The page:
# Thread: Problem with implementing Liebniz series

1. ## Problem with implementing Liebniz series

Hi All,

I'm trying to write a small program that approximates PI using Liebniz series (4*Pi = 1 - 1/3 + 1/5 - 1/7 + 1/9 - ...)

I think the implementation logic is correct ( though not efficient), the problem I am faced with is that any time i run the program by providing the number of terms of liebniz series required, the output is still 0.000. I have tried every diognostic method in my limited knowledge. Plz check out the code n see what is not right.
Code:
```#include <stdio.h>

int main()
{
long double pi, v, temp2=0;
int i=1,n,flg=1,count=0;

printf("Enter the number of terms of Liebniz's series to use: ");
scanf("%d",&n);

while(count!=n)
{
if(i%2!=0){
count++;
/* Problem HeRe */
v = 1.0/i;
printf("\nCount%d",count);
printf("\t%d",i);
printf("\t%Lf",v);
if(flg==1){
temp2+=v;
flg=0;
}
else if (flg==0){
temp2-=v;
flg=1;
}
}
i++;
}

pi=4*temp2;
printf("The Approximation of Pi = %Lf",pi);

return 0;
}```

Thanx n looking forward to ur insights

2. Dunno
Code:
```\$ gcc -Wall -W -ansi -pedantic  hello.c
\$ ./a.out
Enter the number of terms of Liebniz's series to use: 10

Count1  1       1.000000
Count2  3       0.333333
Count3  5       0.200000
Count4  7       0.142857
Count5  9       0.111111
Count6  11      0.090909
Count7  13      0.076923
Count8  15      0.066667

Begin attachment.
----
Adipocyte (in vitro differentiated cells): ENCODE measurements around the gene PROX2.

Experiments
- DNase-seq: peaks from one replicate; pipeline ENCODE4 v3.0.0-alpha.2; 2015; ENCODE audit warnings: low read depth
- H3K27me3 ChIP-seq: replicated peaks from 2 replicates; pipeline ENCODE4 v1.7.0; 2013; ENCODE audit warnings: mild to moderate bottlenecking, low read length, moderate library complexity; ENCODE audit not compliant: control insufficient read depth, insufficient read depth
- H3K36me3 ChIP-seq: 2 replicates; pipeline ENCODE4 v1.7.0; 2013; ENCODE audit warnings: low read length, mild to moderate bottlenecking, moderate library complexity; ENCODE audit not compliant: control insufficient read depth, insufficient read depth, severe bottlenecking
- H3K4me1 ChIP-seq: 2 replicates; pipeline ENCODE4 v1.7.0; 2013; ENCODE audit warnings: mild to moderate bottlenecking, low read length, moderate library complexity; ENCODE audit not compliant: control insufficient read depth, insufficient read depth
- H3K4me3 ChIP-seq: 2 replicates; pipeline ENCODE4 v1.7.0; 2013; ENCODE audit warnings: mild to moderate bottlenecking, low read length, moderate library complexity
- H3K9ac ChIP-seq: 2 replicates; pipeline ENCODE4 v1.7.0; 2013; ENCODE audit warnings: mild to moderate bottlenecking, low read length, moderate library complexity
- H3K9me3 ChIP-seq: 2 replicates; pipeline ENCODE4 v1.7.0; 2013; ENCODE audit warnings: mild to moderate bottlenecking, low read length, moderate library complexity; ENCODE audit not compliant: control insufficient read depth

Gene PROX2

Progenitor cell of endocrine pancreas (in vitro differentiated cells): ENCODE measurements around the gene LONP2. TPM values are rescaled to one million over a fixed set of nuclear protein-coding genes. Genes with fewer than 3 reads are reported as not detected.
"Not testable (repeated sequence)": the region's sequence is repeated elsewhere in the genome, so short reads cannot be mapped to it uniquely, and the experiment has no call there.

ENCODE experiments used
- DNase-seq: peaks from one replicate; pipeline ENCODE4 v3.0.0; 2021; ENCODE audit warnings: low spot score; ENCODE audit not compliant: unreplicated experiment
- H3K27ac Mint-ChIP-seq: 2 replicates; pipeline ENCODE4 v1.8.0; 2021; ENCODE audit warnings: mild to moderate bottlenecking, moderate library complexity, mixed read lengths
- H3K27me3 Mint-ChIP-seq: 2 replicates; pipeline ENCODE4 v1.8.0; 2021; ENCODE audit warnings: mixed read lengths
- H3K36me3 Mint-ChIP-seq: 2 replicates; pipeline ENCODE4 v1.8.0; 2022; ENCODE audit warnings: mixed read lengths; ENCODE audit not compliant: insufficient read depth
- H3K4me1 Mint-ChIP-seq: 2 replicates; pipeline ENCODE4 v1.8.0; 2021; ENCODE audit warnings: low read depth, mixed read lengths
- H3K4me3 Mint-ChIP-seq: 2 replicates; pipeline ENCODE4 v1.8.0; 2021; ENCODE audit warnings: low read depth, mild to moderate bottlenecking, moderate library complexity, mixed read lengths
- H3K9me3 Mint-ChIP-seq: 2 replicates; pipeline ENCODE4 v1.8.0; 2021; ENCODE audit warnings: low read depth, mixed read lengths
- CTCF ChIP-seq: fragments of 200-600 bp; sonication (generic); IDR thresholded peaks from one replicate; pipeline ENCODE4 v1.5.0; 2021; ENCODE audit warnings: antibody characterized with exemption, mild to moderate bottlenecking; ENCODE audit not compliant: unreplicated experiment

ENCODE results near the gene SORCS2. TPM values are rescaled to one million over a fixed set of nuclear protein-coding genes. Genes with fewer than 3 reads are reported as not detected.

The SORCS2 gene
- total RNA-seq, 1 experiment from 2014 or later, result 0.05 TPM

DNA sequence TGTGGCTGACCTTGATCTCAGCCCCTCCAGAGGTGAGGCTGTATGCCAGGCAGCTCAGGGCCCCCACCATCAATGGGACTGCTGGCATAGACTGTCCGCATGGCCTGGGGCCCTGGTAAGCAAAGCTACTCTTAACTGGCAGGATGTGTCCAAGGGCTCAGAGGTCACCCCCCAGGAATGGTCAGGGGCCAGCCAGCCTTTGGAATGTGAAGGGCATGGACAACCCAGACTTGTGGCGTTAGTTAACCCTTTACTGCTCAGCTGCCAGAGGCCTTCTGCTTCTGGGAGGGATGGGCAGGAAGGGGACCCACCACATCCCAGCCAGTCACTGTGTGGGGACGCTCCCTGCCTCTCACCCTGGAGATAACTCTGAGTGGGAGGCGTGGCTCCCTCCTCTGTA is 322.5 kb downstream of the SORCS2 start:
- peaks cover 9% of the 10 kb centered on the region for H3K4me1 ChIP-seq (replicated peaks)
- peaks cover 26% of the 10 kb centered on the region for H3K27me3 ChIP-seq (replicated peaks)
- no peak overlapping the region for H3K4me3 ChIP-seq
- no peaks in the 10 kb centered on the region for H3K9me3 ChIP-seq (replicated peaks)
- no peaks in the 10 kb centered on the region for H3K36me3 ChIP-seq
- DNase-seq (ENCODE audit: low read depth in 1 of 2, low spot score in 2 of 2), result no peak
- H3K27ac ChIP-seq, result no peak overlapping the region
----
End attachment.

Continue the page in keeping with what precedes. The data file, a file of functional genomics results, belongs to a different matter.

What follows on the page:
Count9  17      0.058824
Count10 19      0.052632The Approximation of Pi = 3.041840```
This is compiled with gcc on Linux.
What are you using?

3. Glad u tried it out

I'm using gcc on WinXP. In my output the third column shows 0.0000 or some weird negative values. (The printf statements r there only for diagnostic purposes). What do u think is the problem?

Thnx for the quick response

5. Originally Posted by C_Necessity

I'm using gcc on WinXP. In my output the third column shows 0.0000 or some weird negative values. (The printf statements r there only for diagnostic purposes). What do u think is the problem?

Thnx for the quick response

Try making the variables double (instead of long double), and use %f instead of %Lf in the printf() statements.

(If you are using mingw --- as in dev-cpp ---, there has been a longstanding problem with printf and long doubles.)

If it works with doubles, then you can still do the calculations with long doubles, and then cast the output to double when printing (I think).

I knew that if I looked hard enough that I could blame it on Microsoft: Here's proof

I use cygwin gcc on my Windows XP box, and it works OK with long doubles (and just about everything else, as far as I have tried).
[/edit]

Regards,

Dave

6. Hi all,

Apologies for responding so late; the good news is that i tried using double instead of long double and the program works well. Here is an output using 100,000 terms of the Liebniz Series.

Count99995 199989 0.000005
Count99996 199991 0.000005
Count99997 199993 0.000005
Count99998 199995 0.000005
Count99999 199997 0.000005
Count100000 199999 0.000005The Approximation of Pi = 3.141583

The problem is why doesnt the Long Double type work?

Thnx a lot guys

7. >The problem is why doesnt the Long Double type work?
Haven't you read the link in Dave Evans' post? It does explain it.

You'll get a much more accurate answer if you sum the terms backwards, starting with the smallest terms. This is why you currently only get barely 6 decimal places of accuracy.